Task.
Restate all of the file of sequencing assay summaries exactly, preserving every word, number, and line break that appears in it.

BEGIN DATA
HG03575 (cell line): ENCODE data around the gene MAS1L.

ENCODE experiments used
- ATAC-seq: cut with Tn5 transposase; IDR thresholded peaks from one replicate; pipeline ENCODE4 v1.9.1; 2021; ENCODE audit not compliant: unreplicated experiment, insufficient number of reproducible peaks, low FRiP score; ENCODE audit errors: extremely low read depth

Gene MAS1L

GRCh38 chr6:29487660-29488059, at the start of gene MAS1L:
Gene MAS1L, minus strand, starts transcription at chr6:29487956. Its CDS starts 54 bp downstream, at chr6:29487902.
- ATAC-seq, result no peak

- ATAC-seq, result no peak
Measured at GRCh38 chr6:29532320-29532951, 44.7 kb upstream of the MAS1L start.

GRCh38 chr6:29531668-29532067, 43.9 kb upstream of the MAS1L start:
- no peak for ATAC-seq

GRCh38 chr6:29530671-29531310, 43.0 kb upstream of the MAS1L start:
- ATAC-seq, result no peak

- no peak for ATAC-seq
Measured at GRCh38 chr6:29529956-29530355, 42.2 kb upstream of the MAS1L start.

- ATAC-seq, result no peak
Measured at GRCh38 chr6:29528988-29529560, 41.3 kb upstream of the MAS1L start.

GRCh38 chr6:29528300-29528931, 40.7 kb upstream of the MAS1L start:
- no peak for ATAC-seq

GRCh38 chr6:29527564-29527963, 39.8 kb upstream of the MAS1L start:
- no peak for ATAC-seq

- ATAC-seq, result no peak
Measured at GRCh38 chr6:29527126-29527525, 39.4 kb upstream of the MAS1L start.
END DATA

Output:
HG03575 (cell line): ENCODE data around the gene MAS1L.

ENCODE experiments used
- ATAC-seq: cut with Tn5 transposase; IDR thresholded peaks from one replicate; pipeline ENCODE4 v1.9.1; 2021; ENCODE audit not compliant: unreplicated experiment, insufficient number of reproducible peaks, low FRiP score; ENCODE audit errors: extremely low read depth

Gene MAS1L

GRCh38 chr6:29487660-29488059, at the start of gene MAS1L:
Gene MAS1L, minus strand, starts transcription at chr6:29487956. Its CDS starts 54 bp downstream, at chr6:29487902.
- ATAC-seq, result no peak

- ATAC-seq, result no peak
Measured at GRCh38 chr6:29532320-29532951, 44.7 kb upstream of the MAS1L start.

GRCh38 chr6:29531668-29532067, 43.9 kb upstream of the MAS1L start:
- no peak for ATAC-seq

GRCh38 chr6:29530671-29531310, 43.0 kb upstream of the MAS1L start:
- ATAC-seq, result no peak

- no peak for ATAC-seq
Measured at GRCh38 chr6:29529956-29530355, 42.2 kb upstream of the MAS1L start.

- ATAC-seq, result no peak
Measured at GRCh38 chr6:29528988-29529560, 41.3 kb upstream of the MAS1L start.

GRCh38 chr6:29528300-29528931, 40.7 kb upstream of the MAS1L start:
- no peak for ATAC-seq

GRCh38 chr6:29527564-29527963, 39.8 kb upstream of the MAS1L start:
- no peak for ATAC-seq

- ATAC-seq, result no peak
Measured at GRCh38 chr6:29527126-29527525, 39.4 kb upstream of the MAS1L start.